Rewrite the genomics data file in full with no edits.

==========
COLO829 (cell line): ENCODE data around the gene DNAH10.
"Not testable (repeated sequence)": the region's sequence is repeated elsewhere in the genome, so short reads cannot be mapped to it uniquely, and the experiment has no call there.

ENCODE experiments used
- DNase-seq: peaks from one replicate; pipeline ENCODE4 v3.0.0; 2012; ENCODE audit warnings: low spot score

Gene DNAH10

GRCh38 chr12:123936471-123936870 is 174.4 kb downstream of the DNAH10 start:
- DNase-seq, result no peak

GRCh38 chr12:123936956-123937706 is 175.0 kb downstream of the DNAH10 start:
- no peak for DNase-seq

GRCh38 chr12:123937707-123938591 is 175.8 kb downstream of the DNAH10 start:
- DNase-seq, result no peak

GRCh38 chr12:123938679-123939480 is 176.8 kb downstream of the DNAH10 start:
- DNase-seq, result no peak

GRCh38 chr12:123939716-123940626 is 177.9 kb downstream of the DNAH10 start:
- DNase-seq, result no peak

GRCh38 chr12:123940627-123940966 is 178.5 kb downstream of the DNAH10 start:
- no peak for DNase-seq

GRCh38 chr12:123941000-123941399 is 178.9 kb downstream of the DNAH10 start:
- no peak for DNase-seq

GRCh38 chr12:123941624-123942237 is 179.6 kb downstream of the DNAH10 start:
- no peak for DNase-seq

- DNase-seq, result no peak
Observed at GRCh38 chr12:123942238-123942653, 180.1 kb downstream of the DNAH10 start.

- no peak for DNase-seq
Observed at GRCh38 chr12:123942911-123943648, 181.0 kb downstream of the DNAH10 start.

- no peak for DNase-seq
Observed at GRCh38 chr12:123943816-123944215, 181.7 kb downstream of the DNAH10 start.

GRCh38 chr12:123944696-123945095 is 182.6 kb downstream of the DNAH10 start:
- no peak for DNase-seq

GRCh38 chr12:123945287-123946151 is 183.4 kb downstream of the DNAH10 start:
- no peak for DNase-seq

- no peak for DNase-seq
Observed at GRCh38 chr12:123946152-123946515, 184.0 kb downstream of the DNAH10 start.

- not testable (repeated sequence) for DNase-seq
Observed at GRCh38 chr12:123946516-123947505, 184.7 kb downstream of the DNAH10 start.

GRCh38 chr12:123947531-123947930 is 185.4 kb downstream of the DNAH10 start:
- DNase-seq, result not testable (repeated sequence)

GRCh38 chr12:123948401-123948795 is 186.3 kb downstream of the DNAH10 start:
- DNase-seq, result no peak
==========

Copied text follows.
COLO829 (cell line): ENCODE data around the gene DNAH10.
"Not testable (repeated sequence)": the region's sequence is repeated elsewhere in the genome, so short reads cannot be mapped to it uniquely, and the experiment has no call there.

ENCODE experiments used
- DNase-seq: peaks from one replicate; pipeline ENCODE4 v3.0.0; 2012; ENCODE audit warnings: low spot score

Gene DNAH10

GRCh38 chr12:123936471-123936870 is 174.4 kb downstream of the DNAH10 start:
- DNase-seq, result no peak

GRCh38 chr12:123936956-123937706 is 175.0 kb downstream of the DNAH10 start:
- no peak for DNase-seq

GRCh38 chr12:123937707-123938591 is 175.8 kb downstream of the DNAH10 start:
- DNase-seq, result no peak

GRCh38 chr12:123938679-123939480 is 176.8 kb downstream of the DNAH10 start:
- DNase-seq, result no peak

GRCh38 chr12:123939716-123940626 is 177.9 kb downstream of the DNAH10 start:
- DNase-seq, result no peak

GRCh38 chr12:123940627-123940966 is 178.5 kb downstream of the DNAH10 start:
- no peak for DNase-seq

GRCh38 chr12:123941000-123941399 is 178.9 kb downstream of the DNAH10 start:
- no peak for DNase-seq

GRCh38 chr12:123941624-123942237 is 179.6 kb downstream of the DNAH10 start:
- no peak for DNase-seq

- DNase-seq, result no peak
Observed at GRCh38 chr12:123942238-123942653, 180.1 kb downstream of the DNAH10 start.

- no peak for DNase-seq
Observed at GRCh38 chr12:123942911-123943648, 181.0 kb downstream of the DNAH10 start.

- no peak for DNase-seq
Observed at GRCh38 chr12:123943816-123944215, 181.7 kb downstream of the DNAH10 start.

GRCh38 chr12:123944696-123945095 is 182.6 kb downstream of the DNAH10 start:
- no peak for DNase-seq

GRCh38 chr12:123945287-123946151 is 183.4 kb downstream of the DNAH10 start:
- no peak for DNase-seq

- no peak for DNase-seq
Observed at GRCh38 chr12:123946152-123946515, 184.0 kb downstream of the DNAH10 start.

- not testable (repeated sequence) for DNase-seq
Observed at GRCh38 chr12:123946516-123947505, 184.7 kb downstream of the DNAH10 start.

GRCh38 chr12:123947531-123947930 is 185.4 kb downstream of the DNAH10 start:
- DNase-seq, result not testable (repeated sequence)

GRCh38 chr12:123948401-123948795 is 186.3 kb downstream of the DNAH10 start:
- DNase-seq, result no peak